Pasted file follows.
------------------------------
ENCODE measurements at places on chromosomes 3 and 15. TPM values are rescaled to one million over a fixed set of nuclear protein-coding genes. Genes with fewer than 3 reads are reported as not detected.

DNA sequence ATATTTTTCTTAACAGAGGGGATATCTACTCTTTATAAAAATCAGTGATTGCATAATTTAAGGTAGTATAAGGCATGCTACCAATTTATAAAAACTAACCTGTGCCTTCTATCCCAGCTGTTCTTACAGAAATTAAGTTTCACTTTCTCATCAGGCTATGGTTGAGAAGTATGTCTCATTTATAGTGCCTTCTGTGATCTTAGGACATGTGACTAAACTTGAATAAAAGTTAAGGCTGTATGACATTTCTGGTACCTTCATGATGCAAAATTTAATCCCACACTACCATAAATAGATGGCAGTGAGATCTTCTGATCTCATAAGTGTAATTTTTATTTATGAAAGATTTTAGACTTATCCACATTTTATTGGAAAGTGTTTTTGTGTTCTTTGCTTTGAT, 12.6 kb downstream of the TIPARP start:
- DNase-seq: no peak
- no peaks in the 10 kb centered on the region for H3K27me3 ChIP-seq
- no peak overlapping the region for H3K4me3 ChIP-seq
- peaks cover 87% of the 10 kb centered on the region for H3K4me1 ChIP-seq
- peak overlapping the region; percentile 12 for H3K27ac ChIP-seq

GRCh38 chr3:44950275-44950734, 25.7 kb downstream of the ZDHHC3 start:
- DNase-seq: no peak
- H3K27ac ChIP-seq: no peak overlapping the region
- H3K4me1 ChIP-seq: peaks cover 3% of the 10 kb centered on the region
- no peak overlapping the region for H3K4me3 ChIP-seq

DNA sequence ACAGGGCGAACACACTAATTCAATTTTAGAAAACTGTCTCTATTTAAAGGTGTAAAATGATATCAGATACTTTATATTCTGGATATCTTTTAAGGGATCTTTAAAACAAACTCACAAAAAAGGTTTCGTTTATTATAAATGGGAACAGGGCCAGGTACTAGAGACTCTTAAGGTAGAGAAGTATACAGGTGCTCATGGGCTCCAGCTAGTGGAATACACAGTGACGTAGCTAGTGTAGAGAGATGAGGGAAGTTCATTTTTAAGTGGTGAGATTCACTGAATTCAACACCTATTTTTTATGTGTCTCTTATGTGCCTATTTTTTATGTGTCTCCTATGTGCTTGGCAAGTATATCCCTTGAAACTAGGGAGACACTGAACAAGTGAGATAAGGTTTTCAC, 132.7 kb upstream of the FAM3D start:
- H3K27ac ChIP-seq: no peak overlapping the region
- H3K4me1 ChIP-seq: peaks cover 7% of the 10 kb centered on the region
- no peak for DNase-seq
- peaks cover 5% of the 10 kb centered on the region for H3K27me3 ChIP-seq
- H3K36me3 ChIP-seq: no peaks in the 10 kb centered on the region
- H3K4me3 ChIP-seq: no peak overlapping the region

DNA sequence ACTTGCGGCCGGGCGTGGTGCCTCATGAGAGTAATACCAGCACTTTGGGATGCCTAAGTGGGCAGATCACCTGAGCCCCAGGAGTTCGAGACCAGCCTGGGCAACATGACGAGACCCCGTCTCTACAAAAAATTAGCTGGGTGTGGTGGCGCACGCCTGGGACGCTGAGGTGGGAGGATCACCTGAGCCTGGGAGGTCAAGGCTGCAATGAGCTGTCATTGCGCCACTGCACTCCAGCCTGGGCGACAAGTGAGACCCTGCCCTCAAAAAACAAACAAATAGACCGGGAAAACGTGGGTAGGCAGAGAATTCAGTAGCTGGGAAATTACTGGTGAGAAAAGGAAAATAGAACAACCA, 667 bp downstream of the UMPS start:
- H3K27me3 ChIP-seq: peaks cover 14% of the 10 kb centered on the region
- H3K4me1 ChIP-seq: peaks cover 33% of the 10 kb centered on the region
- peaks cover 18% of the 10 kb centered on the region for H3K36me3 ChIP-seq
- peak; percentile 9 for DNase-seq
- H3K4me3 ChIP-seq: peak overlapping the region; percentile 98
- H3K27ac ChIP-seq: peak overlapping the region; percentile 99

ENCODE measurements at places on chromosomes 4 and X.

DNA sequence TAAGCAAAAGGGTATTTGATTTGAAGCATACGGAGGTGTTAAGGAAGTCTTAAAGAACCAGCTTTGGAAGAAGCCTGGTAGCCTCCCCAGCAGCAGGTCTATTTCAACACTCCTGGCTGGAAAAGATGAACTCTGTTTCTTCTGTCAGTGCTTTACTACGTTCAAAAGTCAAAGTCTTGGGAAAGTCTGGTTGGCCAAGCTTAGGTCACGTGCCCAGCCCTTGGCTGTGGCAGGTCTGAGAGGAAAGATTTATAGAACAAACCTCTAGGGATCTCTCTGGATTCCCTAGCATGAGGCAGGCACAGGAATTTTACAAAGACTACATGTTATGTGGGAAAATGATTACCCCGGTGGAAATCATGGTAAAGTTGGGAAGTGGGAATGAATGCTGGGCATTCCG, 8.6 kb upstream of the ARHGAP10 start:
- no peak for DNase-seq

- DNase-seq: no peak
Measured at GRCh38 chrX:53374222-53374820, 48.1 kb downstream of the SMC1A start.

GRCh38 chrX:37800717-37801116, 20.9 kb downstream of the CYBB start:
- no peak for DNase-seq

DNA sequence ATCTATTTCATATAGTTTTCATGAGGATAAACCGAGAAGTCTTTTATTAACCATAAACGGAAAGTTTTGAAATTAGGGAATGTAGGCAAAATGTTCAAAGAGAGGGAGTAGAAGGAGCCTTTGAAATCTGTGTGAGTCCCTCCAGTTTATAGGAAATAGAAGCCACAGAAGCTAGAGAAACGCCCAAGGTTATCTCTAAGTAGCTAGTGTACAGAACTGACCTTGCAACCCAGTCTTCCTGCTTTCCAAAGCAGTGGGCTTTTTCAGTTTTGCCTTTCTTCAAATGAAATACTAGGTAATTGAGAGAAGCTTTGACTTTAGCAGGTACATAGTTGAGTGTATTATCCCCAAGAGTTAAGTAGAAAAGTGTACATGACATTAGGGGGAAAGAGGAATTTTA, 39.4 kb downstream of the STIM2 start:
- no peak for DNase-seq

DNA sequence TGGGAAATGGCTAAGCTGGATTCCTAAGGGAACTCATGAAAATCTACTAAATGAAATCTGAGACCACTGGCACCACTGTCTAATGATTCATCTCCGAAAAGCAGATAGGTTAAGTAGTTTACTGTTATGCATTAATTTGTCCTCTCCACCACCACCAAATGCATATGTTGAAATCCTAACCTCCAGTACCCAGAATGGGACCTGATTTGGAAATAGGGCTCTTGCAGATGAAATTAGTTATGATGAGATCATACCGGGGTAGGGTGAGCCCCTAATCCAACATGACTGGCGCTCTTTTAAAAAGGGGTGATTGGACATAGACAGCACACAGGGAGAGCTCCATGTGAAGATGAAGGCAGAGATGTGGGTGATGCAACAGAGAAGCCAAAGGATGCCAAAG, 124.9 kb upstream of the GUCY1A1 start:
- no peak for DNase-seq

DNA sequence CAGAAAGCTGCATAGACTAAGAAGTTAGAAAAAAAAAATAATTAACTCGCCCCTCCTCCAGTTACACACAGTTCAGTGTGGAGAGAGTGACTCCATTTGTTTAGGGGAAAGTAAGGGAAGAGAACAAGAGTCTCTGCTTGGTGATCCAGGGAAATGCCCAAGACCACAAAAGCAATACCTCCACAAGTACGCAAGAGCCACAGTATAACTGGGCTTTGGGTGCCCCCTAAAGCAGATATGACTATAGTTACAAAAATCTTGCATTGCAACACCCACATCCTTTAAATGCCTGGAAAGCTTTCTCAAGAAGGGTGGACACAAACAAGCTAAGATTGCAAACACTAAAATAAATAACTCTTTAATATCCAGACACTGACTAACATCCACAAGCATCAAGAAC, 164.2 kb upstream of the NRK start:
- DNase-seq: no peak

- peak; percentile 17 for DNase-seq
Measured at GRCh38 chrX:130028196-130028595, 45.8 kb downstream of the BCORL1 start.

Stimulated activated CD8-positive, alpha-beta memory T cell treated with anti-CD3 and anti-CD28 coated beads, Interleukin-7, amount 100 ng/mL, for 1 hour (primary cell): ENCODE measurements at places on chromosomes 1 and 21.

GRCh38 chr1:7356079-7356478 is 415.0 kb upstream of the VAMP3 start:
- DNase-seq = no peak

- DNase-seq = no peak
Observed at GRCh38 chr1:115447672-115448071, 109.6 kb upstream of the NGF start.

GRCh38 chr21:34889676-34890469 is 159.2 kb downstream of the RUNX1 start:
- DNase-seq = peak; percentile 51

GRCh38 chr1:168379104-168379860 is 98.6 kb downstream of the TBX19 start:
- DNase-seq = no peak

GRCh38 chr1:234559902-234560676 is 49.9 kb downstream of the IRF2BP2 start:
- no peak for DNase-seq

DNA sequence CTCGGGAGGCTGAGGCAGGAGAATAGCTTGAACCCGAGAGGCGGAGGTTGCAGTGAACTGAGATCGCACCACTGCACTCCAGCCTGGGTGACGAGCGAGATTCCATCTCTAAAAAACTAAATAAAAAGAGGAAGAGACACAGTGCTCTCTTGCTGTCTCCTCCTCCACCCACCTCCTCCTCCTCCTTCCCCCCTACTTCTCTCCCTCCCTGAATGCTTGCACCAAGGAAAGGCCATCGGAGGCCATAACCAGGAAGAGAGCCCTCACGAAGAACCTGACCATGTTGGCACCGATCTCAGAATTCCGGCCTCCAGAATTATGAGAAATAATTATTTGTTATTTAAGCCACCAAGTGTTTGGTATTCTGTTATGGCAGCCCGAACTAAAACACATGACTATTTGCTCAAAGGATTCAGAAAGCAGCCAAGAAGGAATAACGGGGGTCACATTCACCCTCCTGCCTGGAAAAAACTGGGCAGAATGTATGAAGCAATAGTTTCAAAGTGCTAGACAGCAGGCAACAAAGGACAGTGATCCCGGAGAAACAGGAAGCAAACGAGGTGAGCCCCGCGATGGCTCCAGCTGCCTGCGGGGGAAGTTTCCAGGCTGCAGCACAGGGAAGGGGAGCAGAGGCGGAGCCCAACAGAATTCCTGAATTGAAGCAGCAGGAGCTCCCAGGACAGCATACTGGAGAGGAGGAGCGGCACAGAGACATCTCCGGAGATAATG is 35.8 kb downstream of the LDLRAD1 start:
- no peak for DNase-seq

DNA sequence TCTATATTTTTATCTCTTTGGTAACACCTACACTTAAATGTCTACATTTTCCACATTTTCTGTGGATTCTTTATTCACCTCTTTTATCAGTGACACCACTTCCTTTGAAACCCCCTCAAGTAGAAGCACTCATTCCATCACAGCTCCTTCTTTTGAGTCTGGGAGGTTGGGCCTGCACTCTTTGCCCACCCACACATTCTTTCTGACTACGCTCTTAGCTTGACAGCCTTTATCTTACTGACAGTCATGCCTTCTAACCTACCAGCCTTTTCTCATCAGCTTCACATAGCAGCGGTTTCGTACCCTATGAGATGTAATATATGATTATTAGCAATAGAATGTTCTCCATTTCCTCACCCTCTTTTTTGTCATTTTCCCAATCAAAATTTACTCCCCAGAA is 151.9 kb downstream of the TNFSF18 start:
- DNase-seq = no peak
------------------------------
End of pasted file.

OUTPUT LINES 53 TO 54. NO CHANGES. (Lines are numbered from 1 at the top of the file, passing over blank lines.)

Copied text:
DNA sequence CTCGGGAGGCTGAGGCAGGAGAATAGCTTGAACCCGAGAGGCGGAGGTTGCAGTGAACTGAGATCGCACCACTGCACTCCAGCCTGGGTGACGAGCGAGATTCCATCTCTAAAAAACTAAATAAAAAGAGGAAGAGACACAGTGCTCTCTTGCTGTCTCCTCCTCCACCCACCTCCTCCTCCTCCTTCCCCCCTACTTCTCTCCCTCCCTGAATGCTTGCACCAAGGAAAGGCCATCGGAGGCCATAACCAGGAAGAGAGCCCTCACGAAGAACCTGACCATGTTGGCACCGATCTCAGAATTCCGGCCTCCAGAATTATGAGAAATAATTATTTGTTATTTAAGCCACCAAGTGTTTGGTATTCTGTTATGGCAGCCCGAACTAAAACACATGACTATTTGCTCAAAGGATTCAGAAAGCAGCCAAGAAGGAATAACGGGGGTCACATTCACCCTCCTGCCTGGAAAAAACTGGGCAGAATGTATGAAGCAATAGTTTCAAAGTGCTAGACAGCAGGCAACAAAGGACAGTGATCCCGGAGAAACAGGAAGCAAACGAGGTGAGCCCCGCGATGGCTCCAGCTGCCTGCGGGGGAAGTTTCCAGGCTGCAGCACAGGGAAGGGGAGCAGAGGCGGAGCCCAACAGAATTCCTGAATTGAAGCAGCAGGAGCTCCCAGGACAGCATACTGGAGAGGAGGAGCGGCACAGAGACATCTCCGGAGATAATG is 35.8 kb downstream of the LDLRAD1 start:
- no peak for DNase-seq